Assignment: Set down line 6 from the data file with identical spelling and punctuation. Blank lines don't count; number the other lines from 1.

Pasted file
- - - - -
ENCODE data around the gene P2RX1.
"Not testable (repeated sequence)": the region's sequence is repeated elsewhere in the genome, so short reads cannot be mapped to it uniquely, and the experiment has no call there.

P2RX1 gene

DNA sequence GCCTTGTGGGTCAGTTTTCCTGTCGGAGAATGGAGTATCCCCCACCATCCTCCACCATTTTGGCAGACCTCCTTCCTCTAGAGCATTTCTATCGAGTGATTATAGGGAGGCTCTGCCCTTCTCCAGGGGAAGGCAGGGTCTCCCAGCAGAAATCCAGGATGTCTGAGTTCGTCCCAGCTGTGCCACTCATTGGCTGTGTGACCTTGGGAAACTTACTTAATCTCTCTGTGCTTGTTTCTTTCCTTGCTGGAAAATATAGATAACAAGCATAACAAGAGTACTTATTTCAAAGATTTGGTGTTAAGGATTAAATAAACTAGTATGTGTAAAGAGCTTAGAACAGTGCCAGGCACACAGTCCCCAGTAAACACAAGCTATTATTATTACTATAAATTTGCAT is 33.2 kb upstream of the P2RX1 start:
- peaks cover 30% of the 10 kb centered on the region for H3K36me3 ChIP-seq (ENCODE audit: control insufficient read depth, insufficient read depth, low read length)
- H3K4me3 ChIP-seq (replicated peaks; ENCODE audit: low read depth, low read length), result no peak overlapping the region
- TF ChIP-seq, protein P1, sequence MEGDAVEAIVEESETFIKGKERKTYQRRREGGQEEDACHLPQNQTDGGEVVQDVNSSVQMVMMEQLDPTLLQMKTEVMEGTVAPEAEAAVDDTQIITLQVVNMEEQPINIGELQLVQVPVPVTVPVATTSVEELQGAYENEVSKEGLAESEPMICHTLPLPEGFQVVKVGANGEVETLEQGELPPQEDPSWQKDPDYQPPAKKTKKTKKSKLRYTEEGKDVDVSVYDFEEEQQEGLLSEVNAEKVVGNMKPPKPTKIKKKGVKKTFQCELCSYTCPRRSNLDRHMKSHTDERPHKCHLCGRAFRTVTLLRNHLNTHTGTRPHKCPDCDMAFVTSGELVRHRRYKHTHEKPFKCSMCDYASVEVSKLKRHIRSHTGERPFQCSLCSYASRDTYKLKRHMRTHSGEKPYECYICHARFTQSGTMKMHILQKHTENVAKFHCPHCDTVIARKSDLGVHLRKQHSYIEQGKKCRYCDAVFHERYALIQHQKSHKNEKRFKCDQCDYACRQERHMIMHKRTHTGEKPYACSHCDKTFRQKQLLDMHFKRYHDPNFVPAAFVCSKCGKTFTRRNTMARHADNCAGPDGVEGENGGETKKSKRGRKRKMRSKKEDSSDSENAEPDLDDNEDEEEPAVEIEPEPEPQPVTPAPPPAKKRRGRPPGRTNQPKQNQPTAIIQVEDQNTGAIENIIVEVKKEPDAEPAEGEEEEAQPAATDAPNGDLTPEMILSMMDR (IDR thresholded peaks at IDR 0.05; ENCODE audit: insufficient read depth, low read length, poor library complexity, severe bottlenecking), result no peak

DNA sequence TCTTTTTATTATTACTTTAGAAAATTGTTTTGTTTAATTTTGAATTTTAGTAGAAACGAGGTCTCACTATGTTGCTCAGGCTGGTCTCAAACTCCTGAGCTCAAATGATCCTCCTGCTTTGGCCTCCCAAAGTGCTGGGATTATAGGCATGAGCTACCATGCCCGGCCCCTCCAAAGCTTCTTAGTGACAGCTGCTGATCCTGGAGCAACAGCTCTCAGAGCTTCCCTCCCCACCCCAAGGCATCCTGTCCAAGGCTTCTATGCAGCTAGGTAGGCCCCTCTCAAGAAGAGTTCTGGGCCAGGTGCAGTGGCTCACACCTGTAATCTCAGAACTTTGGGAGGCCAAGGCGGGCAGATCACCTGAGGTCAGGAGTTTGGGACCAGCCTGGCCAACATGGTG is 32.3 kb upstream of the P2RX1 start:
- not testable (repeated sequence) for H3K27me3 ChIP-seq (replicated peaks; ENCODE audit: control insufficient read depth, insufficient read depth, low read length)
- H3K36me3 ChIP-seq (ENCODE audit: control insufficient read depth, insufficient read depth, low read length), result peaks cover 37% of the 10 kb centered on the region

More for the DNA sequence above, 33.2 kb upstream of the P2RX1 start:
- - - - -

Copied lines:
- H3K4me3 ChIP-seq (replicated peaks; ENCODE audit: low read depth, low read length), result no peak overlapping the region